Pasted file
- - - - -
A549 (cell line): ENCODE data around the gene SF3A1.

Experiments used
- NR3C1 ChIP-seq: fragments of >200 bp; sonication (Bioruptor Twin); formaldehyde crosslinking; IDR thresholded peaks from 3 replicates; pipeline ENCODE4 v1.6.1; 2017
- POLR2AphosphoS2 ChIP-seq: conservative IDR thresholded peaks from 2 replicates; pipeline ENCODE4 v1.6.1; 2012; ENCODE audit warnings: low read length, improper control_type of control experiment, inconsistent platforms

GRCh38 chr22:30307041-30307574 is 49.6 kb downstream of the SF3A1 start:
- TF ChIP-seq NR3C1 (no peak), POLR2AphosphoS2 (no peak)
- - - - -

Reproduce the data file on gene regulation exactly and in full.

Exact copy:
A549 (cell line): ENCODE data around the gene SF3A1.

Experiments used
- NR3C1 ChIP-seq: fragments of >200 bp; sonication (Bioruptor Twin); formaldehyde crosslinking; IDR thresholded peaks from 3 replicates; pipeline ENCODE4 v1.6.1; 2017
- POLR2AphosphoS2 ChIP-seq: conservative IDR thresholded peaks from 2 replicates; pipeline ENCODE4 v1.6.1; 2012; ENCODE audit warnings: low read length, improper control_type of control experiment, inconsistent platforms

GRCh38 chr22:30307041-30307574 is 49.6 kb downstream of the SF3A1 start:
- TF ChIP-seq NR3C1 (no peak), POLR2AphosphoS2 (no peak)